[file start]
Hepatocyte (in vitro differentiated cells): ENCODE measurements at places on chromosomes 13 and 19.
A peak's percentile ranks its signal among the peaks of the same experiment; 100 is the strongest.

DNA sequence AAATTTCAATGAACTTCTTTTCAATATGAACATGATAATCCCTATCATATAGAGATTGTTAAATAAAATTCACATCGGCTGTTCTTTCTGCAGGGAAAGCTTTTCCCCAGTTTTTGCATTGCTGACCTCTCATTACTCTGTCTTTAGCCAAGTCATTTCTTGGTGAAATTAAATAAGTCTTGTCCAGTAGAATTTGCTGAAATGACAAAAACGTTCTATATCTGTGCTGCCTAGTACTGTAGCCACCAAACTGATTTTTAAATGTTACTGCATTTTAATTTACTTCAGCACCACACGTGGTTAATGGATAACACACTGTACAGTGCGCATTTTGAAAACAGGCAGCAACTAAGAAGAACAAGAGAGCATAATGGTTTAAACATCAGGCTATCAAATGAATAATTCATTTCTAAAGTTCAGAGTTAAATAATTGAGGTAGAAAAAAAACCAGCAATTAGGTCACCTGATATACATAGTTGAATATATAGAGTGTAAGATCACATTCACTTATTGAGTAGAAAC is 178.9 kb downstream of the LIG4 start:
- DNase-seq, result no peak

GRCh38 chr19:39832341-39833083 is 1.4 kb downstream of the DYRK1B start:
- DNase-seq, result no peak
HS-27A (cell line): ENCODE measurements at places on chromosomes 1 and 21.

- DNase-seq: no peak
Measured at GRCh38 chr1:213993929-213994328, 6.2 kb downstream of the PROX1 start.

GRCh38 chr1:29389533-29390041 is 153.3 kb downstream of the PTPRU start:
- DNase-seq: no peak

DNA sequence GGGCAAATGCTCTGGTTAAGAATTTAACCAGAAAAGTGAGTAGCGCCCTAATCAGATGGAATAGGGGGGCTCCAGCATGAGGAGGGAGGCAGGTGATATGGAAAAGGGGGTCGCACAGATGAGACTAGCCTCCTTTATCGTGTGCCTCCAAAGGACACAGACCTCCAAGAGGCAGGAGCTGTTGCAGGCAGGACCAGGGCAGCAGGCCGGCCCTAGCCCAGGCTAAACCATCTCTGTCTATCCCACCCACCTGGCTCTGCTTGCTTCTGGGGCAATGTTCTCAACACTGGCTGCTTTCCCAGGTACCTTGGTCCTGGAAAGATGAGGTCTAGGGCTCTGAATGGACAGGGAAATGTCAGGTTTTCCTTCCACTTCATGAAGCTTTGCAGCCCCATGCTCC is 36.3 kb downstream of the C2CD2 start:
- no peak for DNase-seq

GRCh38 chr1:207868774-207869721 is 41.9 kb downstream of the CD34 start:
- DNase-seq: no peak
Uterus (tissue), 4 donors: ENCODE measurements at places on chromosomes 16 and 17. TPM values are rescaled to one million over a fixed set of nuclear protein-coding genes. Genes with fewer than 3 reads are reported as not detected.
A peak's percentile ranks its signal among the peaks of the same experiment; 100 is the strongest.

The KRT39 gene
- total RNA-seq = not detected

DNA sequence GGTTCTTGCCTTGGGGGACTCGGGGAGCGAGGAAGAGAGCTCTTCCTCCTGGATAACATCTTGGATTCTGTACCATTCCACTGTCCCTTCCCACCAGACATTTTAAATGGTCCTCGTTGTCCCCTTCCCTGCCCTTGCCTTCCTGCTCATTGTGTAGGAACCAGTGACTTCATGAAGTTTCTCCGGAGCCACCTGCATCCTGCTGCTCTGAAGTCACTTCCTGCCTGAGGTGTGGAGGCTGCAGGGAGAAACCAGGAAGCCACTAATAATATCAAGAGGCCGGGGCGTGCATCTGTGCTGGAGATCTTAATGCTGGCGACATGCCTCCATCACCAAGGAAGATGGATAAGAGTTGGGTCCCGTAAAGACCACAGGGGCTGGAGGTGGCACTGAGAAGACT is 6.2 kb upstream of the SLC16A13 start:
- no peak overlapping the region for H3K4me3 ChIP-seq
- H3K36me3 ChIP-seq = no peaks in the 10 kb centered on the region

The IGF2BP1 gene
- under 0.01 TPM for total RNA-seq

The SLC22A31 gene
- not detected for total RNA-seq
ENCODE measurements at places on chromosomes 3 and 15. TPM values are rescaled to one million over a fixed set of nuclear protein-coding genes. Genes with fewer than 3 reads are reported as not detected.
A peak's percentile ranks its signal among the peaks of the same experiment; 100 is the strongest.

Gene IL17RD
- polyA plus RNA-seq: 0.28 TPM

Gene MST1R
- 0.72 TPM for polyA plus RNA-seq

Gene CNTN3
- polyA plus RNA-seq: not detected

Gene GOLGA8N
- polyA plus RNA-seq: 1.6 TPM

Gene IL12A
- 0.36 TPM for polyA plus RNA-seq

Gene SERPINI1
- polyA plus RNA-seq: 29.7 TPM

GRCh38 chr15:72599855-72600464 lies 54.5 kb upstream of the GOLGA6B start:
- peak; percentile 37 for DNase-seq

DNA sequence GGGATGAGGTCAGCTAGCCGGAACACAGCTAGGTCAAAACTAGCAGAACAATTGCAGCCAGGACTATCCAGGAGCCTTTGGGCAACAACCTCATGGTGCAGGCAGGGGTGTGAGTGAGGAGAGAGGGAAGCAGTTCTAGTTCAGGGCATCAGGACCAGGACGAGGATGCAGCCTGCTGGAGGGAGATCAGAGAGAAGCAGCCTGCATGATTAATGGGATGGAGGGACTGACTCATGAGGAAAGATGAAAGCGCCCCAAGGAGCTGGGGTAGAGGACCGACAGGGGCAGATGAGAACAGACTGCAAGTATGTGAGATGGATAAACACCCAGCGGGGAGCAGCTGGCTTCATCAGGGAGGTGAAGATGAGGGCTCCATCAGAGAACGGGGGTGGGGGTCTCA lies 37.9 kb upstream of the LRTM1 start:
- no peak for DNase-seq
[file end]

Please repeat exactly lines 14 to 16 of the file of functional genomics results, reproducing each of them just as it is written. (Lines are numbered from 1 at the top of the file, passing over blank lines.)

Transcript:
GRCh38 chr1:207868774-207869721 is 41.9 kb downstream of the CD34 start:
- DNase-seq: no peak
Uterus (tissue), 4 donors: ENCODE measurements at places on chromosomes 16 and 17. TPM values are rescaled to one million over a fixed set of nuclear protein-coding genes. Genes with fewer than 3 reads are reported as not detected.